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Australia's climate wars: a decade of dithering - video

Sadly, instead of seizing this technological opportunity and embracing this newfound national consensus, the government remains hell-bent on a “gas-fired recovery” from Covid-19. Old coal plants still generate around 75% of Australia’s electricity. But these are being replaced by renewables plus storage because they are a cheaper form of generation than the alternatives on offer.

Gas has a role to play in the transition, but that role is to steadily diminish as renewables continue to grow. To bet big on the future role of gas is to bet against the best engineering and economic advice coming out of Aemo, and to ignore the scientific advice that more gas in the grid will simply lead to more emissions. The only long-term gas-fired future we should be planning is green hydrogen made by electrolysing water with renewable energy.

Australia may be able to get away with showing up empty-handed to this week’s summit, but will find it even more difficult to do as a special guest of the British at the G7 leaders’ summit in June. We would be the only developed country in the room that is not committed to net zero by 2050. And we will find it even harder again to show up empty-handed at the COP26 Climate Conference in Glasgow at the end of the year, given more than 100 countries in the world have pledged to increase their ambition.

There are also consequences for this inaction.

As the rolling apocalypse of fires and floods in our country demonstrates, Australia is on the global frontline of this climate crisis. Last year’s wildfires claimed dozens of lives, destroyed thousands of homes, wiped out billions of animals, and cost billions of dollars.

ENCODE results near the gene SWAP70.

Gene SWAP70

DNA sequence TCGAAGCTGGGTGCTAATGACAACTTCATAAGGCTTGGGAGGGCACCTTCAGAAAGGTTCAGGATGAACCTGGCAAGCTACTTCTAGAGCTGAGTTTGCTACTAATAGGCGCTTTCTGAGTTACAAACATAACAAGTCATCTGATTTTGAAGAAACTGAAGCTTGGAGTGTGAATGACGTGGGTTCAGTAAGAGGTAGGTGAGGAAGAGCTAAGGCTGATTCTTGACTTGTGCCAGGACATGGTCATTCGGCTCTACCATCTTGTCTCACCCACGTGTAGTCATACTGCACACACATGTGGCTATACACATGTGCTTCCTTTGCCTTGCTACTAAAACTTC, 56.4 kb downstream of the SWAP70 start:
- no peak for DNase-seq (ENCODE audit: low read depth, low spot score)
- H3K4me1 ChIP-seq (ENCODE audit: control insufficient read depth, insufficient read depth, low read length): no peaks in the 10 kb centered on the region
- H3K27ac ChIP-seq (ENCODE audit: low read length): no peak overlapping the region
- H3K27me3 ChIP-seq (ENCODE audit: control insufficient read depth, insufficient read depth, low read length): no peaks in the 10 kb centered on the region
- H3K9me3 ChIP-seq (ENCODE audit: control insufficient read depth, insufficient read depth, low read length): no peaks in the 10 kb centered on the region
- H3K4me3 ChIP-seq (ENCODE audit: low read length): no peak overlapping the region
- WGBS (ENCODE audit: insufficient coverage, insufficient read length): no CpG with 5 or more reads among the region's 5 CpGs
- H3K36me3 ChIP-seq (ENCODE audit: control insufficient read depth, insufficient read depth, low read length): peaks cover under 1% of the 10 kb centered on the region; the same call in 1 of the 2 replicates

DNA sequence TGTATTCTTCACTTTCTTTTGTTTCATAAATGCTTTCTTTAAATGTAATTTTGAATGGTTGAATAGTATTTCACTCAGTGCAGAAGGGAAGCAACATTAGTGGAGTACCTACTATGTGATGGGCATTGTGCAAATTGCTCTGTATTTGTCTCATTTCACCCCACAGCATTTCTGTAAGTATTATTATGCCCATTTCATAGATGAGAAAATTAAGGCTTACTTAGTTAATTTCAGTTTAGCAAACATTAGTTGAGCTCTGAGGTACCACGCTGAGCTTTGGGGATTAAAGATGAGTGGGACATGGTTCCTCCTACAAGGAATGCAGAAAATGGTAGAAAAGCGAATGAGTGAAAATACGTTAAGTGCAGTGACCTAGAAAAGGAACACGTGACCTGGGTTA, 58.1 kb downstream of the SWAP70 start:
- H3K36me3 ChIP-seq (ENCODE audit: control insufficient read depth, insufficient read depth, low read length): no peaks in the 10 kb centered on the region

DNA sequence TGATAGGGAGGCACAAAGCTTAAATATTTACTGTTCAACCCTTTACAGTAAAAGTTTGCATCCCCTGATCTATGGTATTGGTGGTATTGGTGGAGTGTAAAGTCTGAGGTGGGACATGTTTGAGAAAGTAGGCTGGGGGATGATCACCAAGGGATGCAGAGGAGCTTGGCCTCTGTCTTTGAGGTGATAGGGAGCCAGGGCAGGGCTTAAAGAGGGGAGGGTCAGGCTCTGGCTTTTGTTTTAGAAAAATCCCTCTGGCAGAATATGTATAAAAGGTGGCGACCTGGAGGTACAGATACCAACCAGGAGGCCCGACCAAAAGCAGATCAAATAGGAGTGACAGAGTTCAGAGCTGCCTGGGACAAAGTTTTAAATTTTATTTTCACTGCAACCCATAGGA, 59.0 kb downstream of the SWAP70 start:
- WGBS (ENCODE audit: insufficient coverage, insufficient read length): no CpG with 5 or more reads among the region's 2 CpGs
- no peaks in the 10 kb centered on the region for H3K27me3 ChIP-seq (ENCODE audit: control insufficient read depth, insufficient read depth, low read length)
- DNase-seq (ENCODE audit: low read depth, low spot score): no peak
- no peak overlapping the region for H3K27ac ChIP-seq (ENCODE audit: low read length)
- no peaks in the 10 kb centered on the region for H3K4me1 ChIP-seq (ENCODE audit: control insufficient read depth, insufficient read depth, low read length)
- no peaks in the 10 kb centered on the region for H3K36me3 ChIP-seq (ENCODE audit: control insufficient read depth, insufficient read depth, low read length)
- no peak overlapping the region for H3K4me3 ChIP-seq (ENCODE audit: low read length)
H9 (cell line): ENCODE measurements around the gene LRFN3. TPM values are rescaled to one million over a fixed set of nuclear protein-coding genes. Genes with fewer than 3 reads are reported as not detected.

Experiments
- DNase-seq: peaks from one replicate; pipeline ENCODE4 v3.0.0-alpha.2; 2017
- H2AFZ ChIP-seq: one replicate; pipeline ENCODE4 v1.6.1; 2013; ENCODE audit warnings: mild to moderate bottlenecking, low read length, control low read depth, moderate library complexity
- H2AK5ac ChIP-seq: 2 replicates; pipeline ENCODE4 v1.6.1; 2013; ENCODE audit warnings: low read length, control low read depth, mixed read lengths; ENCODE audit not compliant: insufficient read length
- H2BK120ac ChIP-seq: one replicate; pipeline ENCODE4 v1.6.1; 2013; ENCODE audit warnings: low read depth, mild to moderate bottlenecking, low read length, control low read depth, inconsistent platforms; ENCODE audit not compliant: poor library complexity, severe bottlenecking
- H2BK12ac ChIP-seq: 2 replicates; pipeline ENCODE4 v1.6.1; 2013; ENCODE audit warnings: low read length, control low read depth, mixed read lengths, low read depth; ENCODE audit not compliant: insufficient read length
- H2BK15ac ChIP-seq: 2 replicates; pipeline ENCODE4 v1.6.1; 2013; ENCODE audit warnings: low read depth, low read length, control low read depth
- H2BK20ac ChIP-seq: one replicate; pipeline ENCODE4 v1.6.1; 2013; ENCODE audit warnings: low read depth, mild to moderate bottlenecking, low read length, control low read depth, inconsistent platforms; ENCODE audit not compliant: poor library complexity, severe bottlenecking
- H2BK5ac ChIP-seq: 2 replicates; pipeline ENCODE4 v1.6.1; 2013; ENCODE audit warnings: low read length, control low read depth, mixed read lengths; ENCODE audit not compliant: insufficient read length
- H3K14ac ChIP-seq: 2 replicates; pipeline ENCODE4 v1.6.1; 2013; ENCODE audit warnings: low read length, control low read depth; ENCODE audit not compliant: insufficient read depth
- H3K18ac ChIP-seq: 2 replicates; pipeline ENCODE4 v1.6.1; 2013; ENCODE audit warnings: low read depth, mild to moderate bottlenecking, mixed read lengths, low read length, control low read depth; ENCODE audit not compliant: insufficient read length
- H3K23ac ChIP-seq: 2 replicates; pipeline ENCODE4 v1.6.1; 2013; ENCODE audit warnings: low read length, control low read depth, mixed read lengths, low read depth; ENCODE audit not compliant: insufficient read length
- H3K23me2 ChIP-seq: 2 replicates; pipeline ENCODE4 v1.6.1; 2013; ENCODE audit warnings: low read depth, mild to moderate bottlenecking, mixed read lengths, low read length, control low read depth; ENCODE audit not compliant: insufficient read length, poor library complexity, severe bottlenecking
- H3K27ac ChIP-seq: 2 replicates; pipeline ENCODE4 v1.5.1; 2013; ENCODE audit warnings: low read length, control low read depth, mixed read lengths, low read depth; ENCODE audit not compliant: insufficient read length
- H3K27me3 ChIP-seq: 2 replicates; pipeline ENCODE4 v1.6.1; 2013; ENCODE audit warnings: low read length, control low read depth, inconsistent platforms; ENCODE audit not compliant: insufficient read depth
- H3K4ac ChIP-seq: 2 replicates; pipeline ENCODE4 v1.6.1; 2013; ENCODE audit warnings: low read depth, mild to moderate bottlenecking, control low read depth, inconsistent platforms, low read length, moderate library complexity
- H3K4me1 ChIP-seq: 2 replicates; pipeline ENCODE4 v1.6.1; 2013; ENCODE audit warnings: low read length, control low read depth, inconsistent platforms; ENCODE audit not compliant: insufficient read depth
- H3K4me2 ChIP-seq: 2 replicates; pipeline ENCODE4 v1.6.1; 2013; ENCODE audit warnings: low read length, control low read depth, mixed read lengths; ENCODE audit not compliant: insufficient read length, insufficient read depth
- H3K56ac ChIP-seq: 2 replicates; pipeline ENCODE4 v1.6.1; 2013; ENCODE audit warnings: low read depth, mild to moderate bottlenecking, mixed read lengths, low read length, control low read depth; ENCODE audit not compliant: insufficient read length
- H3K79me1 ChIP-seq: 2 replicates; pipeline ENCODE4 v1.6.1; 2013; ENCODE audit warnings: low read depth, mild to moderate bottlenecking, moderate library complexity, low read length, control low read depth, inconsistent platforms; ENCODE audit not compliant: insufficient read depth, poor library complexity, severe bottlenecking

With more than 70% of Australia’s trade now with countries committed to net zero, the prospect of carbon border taxes being introduced – beginning with the European Union – also leaves us economically exposed. So too does our continued faith in coal as a leading export commodity, especially with many of the 50 proposed new coalmines in Australia already struggling to attract finance. Instead of expanding coal, we should be increasing our support for ground-breaking projects such as the Asian Renewable Energy Hub in the Pilbara region which could allow us to become a green hydrogen supplier for Asia’s clean energy transition. There are also promising new hydrogen projects planned for Queensland centred on Gladstone, a traditional coal port. Building dozens of new coalmines won’t set Australia up for the future; it will lock us into the past.

Australians like to think we “punch above our weight” on the global stage. We certainly do when we come to climate change: we emit more than 40 other countries with larger populations, and our per capita emissions are the highest of any advanced economy. This is not a record we should be proud of at all.

It’s often fatuously claimed that what countries like Australia do make no difference to the global climate because we account for only about 1.2% of emissions. The reality is that Australia is the third-largest fossil fuel exporter in the world. Our own environment is especially vulnerable to global warming as the recent massive bushfires demonstrated. Our economy is also vulnerable to the transition away from fossil fuels. Denial of the reality of global warming and the need to transition to a prosperous clean energy economy is abandoning our responsibilities as much to Australian workers as it is to the world.

Hopefully, at this week’s summit the prime minister will receive the wake-up call the government needs. In the meantime, the rest of the world should not give up on us yet. If our country’s last decade has demonstrated anything – with five prime ministers in just eight years – it’s that political winds can change very quickly.